As indicated previously, multiplexer 57 may be configured to receive a control signal, such as global projector signal 59, to accommodate selection from between latched writing/erasure signals from memory cell 56 and dynamic projection signals from display receiver 52. Of course, it will be appreciated that writing/erasure signals effectively originate from display receiver 52 and erase receiver 54.
Also shown in
While the present invention has been particularly shown and described with reference to the foregoing preferred embodiments, those skilled in the art will understand that many variations may be made therein without departing from the spirit and scope of the invention as defined in the following claims. The description of the invention should be understood to include all novel and non-obvious combinations of elements described herein, and claims may be presented in this or a later application to any novel and non-obvious combination of these elements. The foregoing embodiments are illustrative, and no single feature or element is essential to all possible combinations that may be claimed in this or a later application. Where the claims recite “a” or “a first” element or the equivalent thereof, such claims should be understood to include incorporation of one or more such elements, neither requiring nor excluding two or more such elements.
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|U.S. Classification||345/173, 345/175|
|International Classification||G06F3/033, G09B5/02, G09G5/00, G09F9/33, G09G3/32, G09F9/00, G06F3/041, G09G3/20, G09F9/30, B43L1/04, B43L19/00, B43L1/10, B43L1/00|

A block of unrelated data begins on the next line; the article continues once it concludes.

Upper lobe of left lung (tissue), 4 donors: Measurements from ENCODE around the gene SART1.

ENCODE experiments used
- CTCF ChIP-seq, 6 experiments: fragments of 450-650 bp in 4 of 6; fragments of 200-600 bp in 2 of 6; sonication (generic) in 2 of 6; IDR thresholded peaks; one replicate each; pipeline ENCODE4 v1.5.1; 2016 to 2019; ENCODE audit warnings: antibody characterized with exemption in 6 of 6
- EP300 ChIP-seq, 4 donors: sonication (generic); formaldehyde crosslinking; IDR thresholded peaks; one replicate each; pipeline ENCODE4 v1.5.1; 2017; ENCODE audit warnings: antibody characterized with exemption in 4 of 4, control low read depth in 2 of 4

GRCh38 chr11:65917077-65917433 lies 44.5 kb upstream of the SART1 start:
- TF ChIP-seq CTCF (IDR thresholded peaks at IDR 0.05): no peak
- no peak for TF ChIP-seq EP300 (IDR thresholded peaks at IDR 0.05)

|Cooperative Classification||G09F9/33, B43L19/0043, B43L1/10, G06F3/033, B43L1/04, B43L1/00|
|European Classification||B43L1/04, B43L1/10, B43L1/00, G09F9/33, B43L19/00E, G06F3/033|
|Feb 21, 2003||AS||Assignment|
Owner name: HEWLETT-PACKARD COMPANY, COLORADO
Free format text: ASSIGNMENT OF ASSIGNORS INTEREST;ASSIGNORS:MARTIN, ERIC;KOLL, ANDREW;REEL/FRAME:013754/0974
Effective date: 20020506
|Jun 18, 2003||AS||Assignment|
Owner name: HEWLETT-PACKARD DEVELOPMENT COMPANY, L.P.,COLORADO
Free format text: ASSIGNMENT OF ASSIGNORS INTEREST;ASSIGNOR:HEWLETT-PACKARD COMPANY;REEL/FRAME:013776/0928
Effective date: 20030131
|Sep 30, 2003||AS||Assignment|
Owner name: HEWLETT-PACKARD DEVELOPMENT COMPANY L.P.,TEXAS
Free format text: ASSIGNMENT OF ASSIGNORS INTEREST;ASSIGNOR:HEWLETT-PACKARD COMPANY;REEL/FRAME:014061/0492
Effective date: 20030926
|Nov 29, 2010||FPAY||Fee payment|
Year of fee payment: 4
|Jan 9, 2015||REMI||Maintenance fee reminder mailed|
|May 29, 2015||LAPS||Lapse for failure to pay maintenance fees|
|Jul 21, 2015||FP||Expired due to failure to pay maintenance fee|
Effective date: 20150529